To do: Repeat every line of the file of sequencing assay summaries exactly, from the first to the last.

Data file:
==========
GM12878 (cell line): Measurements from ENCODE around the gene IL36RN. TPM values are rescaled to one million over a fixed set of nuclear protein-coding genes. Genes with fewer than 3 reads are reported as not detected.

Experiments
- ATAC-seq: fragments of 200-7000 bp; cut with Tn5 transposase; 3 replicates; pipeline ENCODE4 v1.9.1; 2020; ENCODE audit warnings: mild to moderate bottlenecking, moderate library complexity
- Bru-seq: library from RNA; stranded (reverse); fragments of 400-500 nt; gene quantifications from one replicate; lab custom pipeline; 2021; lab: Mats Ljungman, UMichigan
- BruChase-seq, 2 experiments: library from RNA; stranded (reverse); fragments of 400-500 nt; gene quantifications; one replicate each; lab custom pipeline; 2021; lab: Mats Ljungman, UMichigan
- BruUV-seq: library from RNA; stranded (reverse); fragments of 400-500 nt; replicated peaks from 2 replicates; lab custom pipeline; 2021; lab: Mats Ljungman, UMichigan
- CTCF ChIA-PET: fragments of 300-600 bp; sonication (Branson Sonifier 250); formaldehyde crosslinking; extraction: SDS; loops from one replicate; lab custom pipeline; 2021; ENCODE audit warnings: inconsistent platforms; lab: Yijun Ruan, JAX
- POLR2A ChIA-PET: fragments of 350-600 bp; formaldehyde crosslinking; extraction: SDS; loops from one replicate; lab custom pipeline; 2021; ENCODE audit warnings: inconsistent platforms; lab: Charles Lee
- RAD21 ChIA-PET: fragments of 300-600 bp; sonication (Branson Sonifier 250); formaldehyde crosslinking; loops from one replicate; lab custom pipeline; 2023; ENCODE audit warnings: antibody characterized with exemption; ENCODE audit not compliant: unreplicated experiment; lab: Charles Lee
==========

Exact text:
GM12878 (cell line): Measurements from ENCODE around the gene IL36RN. TPM values are rescaled to one million over a fixed set of nuclear protein-coding genes. Genes with fewer than 3 reads are reported as not detected.

Experiments
- ATAC-seq: fragments of 200-7000 bp; cut with Tn5 transposase; 3 replicates; pipeline ENCODE4 v1.9.1; 2020; ENCODE audit warnings: mild to moderate bottlenecking, moderate library complexity
- Bru-seq: library from RNA; stranded (reverse); fragments of 400-500 nt; gene quantifications from one replicate; lab custom pipeline; 2021; lab: Mats Ljungman, UMichigan
- BruChase-seq, 2 experiments: library from RNA; stranded (reverse); fragments of 400-500 nt; gene quantifications; one replicate each; lab custom pipeline; 2021; lab: Mats Ljungman, UMichigan
- BruUV-seq: library from RNA; stranded (reverse); fragments of 400-500 nt; replicated peaks from 2 replicates; lab custom pipeline; 2021; lab: Mats Ljungman, UMichigan
- CTCF ChIA-PET: fragments of 300-600 bp; sonication (Branson Sonifier 250); formaldehyde crosslinking; extraction: SDS; loops from one replicate; lab custom pipeline; 2021; ENCODE audit warnings: inconsistent platforms; lab: Yijun Ruan, JAX
- POLR2A ChIA-PET: fragments of 350-600 bp; formaldehyde crosslinking; extraction: SDS; loops from one replicate; lab custom pipeline; 2021; ENCODE audit warnings: inconsistent platforms; lab: Charles Lee
- RAD21 ChIA-PET: fragments of 300-600 bp; sonication (Branson Sonifier 250); formaldehyde crosslinking; loops from one replicate; lab custom pipeline; 2023; ENCODE audit warnings: antibody characterized with exemption; ENCODE audit not compliant: unreplicated experiment; lab: Charles Lee